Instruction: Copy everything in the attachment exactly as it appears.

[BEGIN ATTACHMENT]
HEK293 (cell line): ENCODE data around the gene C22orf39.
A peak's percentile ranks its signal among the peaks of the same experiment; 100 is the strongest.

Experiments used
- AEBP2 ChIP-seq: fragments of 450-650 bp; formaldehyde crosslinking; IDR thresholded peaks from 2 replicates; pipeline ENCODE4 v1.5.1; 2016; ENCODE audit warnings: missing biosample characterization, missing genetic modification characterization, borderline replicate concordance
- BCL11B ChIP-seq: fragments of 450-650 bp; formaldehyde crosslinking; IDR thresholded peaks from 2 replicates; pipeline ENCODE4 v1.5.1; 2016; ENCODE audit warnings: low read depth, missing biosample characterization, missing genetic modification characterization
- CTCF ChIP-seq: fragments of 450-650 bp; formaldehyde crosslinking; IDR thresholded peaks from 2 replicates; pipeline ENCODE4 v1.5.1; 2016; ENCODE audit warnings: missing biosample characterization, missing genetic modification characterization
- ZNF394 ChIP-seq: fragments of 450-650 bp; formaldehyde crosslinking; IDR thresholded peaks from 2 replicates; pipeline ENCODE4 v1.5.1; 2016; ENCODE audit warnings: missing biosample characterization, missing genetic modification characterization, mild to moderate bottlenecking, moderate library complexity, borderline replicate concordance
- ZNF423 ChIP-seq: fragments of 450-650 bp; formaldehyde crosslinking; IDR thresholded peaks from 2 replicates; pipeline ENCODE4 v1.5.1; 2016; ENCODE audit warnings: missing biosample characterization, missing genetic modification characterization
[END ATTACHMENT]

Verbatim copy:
HEK293 (cell line): ENCODE data around the gene C22orf39.
A peak's percentile ranks its signal among the peaks of the same experiment; 100 is the strongest.

Experiments used
- AEBP2 ChIP-seq: fragments of 450-650 bp; formaldehyde crosslinking; IDR thresholded peaks from 2 replicates; pipeline ENCODE4 v1.5.1; 2016; ENCODE audit warnings: missing biosample characterization, missing genetic modification characterization, borderline replicate concordance
- BCL11B ChIP-seq: fragments of 450-650 bp; formaldehyde crosslinking; IDR thresholded peaks from 2 replicates; pipeline ENCODE4 v1.5.1; 2016; ENCODE audit warnings: low read depth, missing biosample characterization, missing genetic modification characterization
- CTCF ChIP-seq: fragments of 450-650 bp; formaldehyde crosslinking; IDR thresholded peaks from 2 replicates; pipeline ENCODE4 v1.5.1; 2016; ENCODE audit warnings: missing biosample characterization, missing genetic modification characterization
- ZNF394 ChIP-seq: fragments of 450-650 bp; formaldehyde crosslinking; IDR thresholded peaks from 2 replicates; pipeline ENCODE4 v1.5.1; 2016; ENCODE audit warnings: missing biosample characterization, missing genetic modification characterization, mild to moderate bottlenecking, moderate library complexity, borderline replicate concordance
- ZNF423 ChIP-seq: fragments of 450-650 bp; formaldehyde crosslinking; IDR thresholded peaks from 2 replicates; pipeline ENCODE4 v1.5.1; 2016; ENCODE audit warnings: missing biosample characterization, missing genetic modification characterization